Intellectual Property and Public Health in the Developing World - cover image


Monirul Azam

Published On





  • English

Print Length

348 pages (xxiv + 324)


Paperback156 x 18 x 234 mm(6.14" x 0.73" x 9.21")
Hardback156 x 21 x 234 mm(6.14" x 0.81" x 9.21")


Paperback1085g (38.27oz)
Hardback1471g (51.89oz)



OCLC Number





  • LNR
  • LNRD
  • LNTM2
  • MBGR


  • LAW050020
  • LAW093000
  • MED078000


  • RM671.5.D44


  • Intellectual property
  • pharmaceutical patents
  • patent protection
  • developing World
  • Bangladesh
  • publich health
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Intellectual Property and Public Health in the Developing World

  • Monirul Azam (author)
Across the world, developing countries are attempting to balance the international standards of intellectual property concerning pharmaceutical patents against the urgent need for accessible and affordable medicines. In this timely and necessary book, Monirul Azam examines the attempts of several developing countries to walk this fine line. He evaluates the experiences of Brazil, China, India, and South Africa for lessons to guide Bangladesh and developing nations everywhere. Azam's legal expertise, concern for public welfare, and compelling grasp of principal case studies make Intellectual Property and Public Health in the Developing World a definitive work.

The developing world is striving to meet the requirements of the World Trade Organization's TRIPS Agreement on intellectual property. This book sets out with lucidity and insight the background of the TRIPS Agreement and its implications for pharmaceutical patents, the consequences for developing countries, and the efforts of certain representative nations to comply with international stipulations while still maintaining local industry and public health. Azam then brings the weight of this research to bear on the particular case of Bangladesh, offering a number of specific policy recommendations for the Bangladeshi government—and for governments the world over.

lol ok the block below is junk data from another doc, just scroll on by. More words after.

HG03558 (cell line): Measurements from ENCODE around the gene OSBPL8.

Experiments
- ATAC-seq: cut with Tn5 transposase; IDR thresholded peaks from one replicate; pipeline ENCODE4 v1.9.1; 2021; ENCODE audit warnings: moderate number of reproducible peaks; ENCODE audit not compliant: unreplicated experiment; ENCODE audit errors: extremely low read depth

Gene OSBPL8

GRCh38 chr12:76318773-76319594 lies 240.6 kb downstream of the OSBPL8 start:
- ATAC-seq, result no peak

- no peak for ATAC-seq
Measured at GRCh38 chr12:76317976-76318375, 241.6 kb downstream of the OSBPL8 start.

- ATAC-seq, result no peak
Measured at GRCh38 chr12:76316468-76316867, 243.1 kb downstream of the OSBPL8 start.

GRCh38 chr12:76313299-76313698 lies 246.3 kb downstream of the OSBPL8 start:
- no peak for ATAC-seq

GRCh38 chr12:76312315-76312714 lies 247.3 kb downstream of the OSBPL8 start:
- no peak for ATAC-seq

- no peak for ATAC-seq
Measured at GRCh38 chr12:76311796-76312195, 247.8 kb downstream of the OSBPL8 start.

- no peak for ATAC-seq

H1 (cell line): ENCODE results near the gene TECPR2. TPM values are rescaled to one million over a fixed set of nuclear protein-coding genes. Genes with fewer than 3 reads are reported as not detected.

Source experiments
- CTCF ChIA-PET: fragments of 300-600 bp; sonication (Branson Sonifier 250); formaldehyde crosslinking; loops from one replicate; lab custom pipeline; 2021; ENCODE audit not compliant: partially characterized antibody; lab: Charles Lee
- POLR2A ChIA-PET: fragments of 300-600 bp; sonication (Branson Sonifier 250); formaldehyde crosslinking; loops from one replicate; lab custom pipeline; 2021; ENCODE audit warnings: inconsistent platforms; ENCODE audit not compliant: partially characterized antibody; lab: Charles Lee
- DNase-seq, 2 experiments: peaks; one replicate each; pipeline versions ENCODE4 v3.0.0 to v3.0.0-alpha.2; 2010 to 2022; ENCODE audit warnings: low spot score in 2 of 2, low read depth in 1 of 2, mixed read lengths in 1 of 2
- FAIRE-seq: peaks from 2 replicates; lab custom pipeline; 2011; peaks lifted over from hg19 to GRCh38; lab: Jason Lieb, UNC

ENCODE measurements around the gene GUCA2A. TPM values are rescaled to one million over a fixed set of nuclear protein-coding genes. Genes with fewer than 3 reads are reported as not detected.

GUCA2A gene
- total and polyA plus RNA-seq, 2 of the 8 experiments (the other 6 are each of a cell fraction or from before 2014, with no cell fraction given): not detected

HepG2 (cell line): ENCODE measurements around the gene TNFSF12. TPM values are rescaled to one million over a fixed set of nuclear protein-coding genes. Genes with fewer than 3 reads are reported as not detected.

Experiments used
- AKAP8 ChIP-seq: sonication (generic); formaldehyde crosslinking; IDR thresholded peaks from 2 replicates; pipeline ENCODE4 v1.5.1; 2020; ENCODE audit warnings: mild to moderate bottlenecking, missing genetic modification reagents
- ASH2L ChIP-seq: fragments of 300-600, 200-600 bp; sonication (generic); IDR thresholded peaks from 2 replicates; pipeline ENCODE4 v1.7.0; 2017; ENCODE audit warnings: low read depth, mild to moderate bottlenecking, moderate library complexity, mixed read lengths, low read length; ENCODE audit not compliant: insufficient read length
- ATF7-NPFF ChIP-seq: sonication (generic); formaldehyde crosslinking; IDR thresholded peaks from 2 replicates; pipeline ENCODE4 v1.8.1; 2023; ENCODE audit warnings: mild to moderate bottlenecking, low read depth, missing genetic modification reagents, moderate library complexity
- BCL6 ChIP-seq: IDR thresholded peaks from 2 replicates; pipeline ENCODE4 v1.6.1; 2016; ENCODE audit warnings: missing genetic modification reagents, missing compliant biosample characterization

Intellectual Property and Public Health in the Developing World is a must-read for public policy-makers, academics and students, non-governmental organizations, and readers everywhere who are interested in making sure that developing nations meet the health care needs of their people.


The book is lucid in language, manageable in size and easy in navigation. Thus, legal scholars, researchers, policy makers and other stakeholders would find it as an excellent resource to successfully comprehend the dynamics of medicine patenting and public health concerns under TRIPS and post-TRIPS regimes for the developing word in general and Bangladesh in particular.

Mohammad Ataul Karim